There are many different AIS products, each designed to meet a different requirement. From search and rescue aids to navigation devices for large commercial vessels, and from testing the marine environment to monitoring threats to national security, AIS offers a solution for most marine requirements.
To ensure each product is able to work within the AIS system, it must meet a strict set of IEC standards. AIS is a carfeully balanced solution, using a slot map system, that requires multiple independent devices to work together within a small space. It is therefore important that each product meets these strict standards to ensure interoperability.
Below is some information on each AIS device type:
The Class A AIS transceiver was designed for large ocean going vessels on international voyages. In 2002 the IMO passed a mandate that these vessels needed Class A units installed to aid safety and identification.
Class A devices are designed for large commercial vessels traveling on international voyages. they offer many features and benefits to larger vessels including:
Due to their specifications, Class A devices are aimed at large commercial or passenger vessels who travel on international voyages. This is due to many factors including the extra power, space and antenna requirements. Class A devices are larger than other AIS devices due to the features included inside, they also require two antennas to ensure their data gets through, and output more power to maximise range.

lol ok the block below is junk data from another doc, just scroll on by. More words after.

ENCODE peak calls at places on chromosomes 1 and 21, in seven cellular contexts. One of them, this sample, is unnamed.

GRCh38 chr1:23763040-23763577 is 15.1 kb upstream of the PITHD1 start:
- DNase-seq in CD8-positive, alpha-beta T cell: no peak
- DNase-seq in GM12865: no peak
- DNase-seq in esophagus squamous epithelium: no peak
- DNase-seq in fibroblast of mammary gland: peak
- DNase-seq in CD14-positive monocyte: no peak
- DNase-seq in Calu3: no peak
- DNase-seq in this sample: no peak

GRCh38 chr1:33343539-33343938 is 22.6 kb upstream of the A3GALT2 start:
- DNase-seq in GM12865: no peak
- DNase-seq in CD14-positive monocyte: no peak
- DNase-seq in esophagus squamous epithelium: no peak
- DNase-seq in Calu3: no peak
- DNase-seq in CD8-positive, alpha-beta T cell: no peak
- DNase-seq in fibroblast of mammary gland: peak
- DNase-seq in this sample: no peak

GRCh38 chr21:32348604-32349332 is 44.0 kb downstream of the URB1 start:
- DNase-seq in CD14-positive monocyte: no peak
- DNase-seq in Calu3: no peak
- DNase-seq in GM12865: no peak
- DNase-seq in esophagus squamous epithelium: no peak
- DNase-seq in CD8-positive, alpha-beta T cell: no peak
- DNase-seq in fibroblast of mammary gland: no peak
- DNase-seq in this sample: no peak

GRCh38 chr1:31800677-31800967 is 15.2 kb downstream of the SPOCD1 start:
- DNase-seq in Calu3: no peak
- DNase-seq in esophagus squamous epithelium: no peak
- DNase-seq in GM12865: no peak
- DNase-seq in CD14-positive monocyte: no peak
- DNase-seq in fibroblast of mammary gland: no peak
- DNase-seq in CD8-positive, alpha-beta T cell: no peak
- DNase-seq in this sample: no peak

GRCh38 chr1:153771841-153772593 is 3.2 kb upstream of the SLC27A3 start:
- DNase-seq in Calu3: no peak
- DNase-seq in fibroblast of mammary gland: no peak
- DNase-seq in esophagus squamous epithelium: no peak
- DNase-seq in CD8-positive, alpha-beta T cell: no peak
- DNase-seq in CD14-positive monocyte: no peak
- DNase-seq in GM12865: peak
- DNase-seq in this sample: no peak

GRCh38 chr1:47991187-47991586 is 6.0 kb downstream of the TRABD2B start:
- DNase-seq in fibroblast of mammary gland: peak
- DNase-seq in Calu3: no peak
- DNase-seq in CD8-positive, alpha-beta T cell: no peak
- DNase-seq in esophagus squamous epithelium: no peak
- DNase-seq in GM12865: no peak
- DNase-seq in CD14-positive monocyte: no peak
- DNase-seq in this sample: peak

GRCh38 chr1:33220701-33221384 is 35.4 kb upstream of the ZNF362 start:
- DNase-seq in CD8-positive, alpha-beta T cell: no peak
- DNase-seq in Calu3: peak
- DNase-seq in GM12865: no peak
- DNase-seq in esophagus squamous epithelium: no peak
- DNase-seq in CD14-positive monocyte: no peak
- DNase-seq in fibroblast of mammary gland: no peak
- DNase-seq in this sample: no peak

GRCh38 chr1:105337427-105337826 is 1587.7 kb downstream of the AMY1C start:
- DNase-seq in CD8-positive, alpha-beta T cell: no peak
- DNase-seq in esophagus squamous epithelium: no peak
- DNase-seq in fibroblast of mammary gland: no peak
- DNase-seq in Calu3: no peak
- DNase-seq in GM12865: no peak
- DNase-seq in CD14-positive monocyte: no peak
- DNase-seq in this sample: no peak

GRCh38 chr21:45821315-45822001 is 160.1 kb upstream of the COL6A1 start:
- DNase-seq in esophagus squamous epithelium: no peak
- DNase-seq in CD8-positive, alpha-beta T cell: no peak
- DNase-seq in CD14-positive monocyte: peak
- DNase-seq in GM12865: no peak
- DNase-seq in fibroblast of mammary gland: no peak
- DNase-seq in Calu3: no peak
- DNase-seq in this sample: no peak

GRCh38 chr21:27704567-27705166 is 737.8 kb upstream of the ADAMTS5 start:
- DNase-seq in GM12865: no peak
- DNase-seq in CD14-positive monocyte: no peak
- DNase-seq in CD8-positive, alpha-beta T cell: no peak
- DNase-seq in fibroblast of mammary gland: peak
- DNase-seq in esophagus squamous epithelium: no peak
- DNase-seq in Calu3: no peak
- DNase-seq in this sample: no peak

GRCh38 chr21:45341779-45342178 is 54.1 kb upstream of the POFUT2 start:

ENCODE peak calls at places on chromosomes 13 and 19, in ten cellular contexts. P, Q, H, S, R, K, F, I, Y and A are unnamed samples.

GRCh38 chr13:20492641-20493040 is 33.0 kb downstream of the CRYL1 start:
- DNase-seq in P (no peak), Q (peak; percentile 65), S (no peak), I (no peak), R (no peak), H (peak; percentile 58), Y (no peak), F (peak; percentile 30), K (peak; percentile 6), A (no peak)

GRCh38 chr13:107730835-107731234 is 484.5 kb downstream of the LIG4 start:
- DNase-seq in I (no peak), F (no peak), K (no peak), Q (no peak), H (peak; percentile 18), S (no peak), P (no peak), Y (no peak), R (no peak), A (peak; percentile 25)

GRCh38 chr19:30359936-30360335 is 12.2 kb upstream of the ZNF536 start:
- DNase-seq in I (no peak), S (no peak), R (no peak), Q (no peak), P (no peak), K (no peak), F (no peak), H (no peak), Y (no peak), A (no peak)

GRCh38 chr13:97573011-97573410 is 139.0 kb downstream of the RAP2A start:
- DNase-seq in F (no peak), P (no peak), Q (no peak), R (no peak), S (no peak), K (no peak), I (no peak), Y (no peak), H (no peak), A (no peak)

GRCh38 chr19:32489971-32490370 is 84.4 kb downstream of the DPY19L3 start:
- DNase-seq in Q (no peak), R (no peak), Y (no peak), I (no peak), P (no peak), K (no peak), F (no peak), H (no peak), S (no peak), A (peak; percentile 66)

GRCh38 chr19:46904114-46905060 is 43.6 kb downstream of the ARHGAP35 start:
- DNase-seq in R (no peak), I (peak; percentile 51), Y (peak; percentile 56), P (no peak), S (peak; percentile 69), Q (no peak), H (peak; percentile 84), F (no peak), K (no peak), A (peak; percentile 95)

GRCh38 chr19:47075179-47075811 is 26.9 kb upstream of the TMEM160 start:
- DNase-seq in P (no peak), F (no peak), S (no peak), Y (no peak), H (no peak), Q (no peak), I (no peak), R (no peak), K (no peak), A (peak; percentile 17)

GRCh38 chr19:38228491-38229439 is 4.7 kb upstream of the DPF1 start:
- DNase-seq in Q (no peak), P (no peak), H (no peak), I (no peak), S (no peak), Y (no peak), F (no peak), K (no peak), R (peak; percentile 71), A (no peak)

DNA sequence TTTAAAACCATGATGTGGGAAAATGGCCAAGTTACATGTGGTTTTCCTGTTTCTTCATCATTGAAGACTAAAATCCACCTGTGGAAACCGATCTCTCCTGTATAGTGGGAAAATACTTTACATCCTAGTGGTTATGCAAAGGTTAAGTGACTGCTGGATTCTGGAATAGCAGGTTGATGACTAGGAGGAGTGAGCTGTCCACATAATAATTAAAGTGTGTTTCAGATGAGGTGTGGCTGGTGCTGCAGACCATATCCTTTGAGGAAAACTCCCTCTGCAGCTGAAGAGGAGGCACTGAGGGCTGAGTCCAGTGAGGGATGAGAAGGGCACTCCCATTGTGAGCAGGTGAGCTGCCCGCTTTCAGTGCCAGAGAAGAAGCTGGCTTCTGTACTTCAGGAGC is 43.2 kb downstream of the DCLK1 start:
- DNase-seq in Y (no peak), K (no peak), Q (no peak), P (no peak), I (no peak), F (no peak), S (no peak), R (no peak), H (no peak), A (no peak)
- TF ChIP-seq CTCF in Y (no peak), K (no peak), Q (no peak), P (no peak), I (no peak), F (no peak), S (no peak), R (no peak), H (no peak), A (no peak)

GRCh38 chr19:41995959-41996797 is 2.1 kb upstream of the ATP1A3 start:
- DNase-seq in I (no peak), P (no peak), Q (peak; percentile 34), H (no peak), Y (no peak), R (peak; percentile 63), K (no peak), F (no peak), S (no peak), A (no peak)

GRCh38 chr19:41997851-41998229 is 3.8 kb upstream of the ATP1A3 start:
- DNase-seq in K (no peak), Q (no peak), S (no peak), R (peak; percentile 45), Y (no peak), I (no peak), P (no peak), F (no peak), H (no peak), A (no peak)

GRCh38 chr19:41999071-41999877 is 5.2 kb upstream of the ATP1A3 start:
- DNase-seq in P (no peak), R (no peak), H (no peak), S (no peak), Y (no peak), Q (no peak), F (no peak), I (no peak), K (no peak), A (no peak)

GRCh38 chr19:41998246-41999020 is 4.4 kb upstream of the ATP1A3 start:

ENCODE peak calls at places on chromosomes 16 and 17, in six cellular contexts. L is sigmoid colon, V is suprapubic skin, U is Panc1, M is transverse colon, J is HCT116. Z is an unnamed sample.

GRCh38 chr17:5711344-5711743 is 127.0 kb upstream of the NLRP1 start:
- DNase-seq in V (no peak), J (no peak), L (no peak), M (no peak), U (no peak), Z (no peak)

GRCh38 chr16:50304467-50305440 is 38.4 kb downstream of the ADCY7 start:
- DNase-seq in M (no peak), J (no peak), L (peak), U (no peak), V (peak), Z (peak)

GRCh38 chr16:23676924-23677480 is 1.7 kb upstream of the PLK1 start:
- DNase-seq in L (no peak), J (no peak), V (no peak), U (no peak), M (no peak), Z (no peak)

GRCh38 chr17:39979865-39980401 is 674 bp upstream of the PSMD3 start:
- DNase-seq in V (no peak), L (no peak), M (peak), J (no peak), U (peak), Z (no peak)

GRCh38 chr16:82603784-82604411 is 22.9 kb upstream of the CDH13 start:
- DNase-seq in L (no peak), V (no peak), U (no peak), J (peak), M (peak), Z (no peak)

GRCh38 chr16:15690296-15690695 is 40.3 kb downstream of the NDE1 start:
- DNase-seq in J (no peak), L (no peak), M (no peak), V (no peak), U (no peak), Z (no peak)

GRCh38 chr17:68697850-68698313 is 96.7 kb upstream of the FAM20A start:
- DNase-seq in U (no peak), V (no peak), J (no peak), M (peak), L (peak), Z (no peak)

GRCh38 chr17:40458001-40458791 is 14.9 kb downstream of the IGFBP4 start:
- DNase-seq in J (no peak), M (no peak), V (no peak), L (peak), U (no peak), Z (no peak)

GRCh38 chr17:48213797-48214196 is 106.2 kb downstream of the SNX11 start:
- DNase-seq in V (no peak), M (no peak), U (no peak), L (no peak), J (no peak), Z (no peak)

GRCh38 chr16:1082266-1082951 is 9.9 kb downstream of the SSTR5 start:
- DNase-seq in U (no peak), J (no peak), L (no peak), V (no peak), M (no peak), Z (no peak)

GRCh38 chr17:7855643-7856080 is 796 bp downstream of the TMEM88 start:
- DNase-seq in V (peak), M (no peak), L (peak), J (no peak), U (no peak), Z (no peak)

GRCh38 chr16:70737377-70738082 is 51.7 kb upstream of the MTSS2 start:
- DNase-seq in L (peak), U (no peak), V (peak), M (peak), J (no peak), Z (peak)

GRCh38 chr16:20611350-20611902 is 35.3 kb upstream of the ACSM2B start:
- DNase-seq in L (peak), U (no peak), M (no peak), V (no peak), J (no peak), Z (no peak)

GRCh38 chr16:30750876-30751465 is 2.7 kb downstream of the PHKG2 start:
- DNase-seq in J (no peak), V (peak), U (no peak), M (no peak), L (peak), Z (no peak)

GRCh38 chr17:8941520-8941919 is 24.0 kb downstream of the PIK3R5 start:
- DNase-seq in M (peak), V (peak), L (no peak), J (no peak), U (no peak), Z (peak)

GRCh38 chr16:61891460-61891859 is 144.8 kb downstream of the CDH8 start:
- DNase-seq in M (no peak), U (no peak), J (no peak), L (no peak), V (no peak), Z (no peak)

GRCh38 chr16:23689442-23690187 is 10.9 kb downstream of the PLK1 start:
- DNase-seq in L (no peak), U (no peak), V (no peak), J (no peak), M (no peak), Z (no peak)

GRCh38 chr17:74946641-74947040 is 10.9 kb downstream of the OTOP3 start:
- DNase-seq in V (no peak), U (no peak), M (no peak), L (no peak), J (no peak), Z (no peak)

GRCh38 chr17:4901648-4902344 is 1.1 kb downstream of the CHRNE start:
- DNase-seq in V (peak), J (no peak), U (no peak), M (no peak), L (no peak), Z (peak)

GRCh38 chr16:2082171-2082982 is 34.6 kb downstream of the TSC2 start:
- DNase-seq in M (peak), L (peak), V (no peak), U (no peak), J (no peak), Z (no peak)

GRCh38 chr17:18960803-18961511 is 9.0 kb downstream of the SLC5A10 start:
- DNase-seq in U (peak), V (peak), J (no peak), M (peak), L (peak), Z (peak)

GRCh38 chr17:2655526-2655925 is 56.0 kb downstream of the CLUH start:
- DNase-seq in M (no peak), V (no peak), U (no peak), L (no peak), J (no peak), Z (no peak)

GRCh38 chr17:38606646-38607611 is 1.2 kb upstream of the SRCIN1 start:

AIS Class A of Samyung (Korea)
AIS Class A of Em-trak (UK)
Class B transceivers were pioneered to offer AIS benefits to smaller vessels. Class B devices offer lower power, fewer receivers and different display options to a Class A transceivers. Coupled with cost savings, Class B devices are ideal for mariners with small pleasure craft or fishing boats.
Class B transceivers offer small vessels all the AIS features of Class A devices, but without some of the requirements needed for larger vessels. Class B devices offer:
Class B units are designed for smaller vessels with fewer power options, less space and fewer antennas than a large commercial vessel. The lower transmission power means their range is significantly less than a Class A device, but this is compensated by the anticipated stopping distance in an emergency situation of the vessel compared to a large commercial vessel. Also, the devices are a lot smaller than a Class A device, ensuring they can be installed quickly and integrated easily to many different displays. As smaller vessels rarely include a second antenna, most Class B devices need to use an antenna splitter to regulate use of the VHF antenna between the VHF radio and AIS device.
AIS Class B of Samyung (Korea)
AIS receivers offer the most cost effective option for non SOLAS vessels wanting to monitor AIS traffic, without being seen themselves. Receivers pick up every AIS message in range, plotting targets onto chart displays.
AIS receivers don’t transmit AIS data ensuring the boat is not seen by other AIS enabled vessels. Even though they do not transmit, they sill receive AIS data from AIS transceivers within range.
Multiple outputs including NMEA 0183 and 2000; USB and wifi, ensure the AIS data can be integrated to many different displays including PCs, chart plotters, wifi enabled devices and radars. AIS receivers are also a cost effective option to creating a chain of AIS base stations along a coastline, acting as a link between vessels and AtoNs and central command centres.
Aimed largely at the leisure market, receivers give the flexibility of easy installation as no GPS antenna is needed, coupled with multiple outputs and low power consumption to mariners who want to see what is happening in their immediate environment.